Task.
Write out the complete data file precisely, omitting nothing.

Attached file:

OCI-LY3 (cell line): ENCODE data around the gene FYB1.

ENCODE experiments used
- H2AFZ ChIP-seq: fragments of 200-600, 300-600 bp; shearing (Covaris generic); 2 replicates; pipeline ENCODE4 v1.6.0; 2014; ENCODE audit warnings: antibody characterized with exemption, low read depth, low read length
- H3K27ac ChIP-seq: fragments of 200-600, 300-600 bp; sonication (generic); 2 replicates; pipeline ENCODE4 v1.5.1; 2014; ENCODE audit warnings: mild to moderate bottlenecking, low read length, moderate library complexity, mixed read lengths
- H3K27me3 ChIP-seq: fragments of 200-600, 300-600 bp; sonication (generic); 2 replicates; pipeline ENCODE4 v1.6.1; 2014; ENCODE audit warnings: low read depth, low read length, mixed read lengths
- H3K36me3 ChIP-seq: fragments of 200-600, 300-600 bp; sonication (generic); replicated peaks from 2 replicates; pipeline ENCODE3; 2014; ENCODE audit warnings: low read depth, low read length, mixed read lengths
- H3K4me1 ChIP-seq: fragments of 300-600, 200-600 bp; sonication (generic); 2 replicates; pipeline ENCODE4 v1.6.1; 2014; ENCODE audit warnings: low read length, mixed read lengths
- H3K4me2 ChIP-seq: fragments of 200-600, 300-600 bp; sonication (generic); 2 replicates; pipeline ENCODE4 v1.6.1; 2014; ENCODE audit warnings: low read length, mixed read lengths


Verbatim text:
OCI-LY3 (cell line): ENCODE data around the gene FYB1.

ENCODE experiments used
- H2AFZ ChIP-seq: fragments of 200-600, 300-600 bp; shearing (Covaris generic); 2 replicates; pipeline ENCODE4 v1.6.0; 2014; ENCODE audit warnings: antibody characterized with exemption, low read depth, low read length
- H3K27ac ChIP-seq: fragments of 200-600, 300-600 bp; sonication (generic); 2 replicates; pipeline ENCODE4 v1.5.1; 2014; ENCODE audit warnings: mild to moderate bottlenecking, low read length, moderate library complexity, mixed read lengths
- H3K27me3 ChIP-seq: fragments of 200-600, 300-600 bp; sonication (generic); 2 replicates; pipeline ENCODE4 v1.6.1; 2014; ENCODE audit warnings: low read depth, low read length, mixed read lengths
- H3K36me3 ChIP-seq: fragments of 200-600, 300-600 bp; sonication (generic); replicated peaks from 2 replicates; pipeline ENCODE3; 2014; ENCODE audit warnings: low read depth, low read length, mixed read lengths
- H3K4me1 ChIP-seq: fragments of 300-600, 200-600 bp; sonication (generic); 2 replicates; pipeline ENCODE4 v1.6.1; 2014; ENCODE audit warnings: low read length, mixed read lengths
- H3K4me2 ChIP-seq: fragments of 200-600, 300-600 bp; sonication (generic); 2 replicates; pipeline ENCODE4 v1.6.1; 2014; ENCODE audit warnings: low read length, mixed read lengths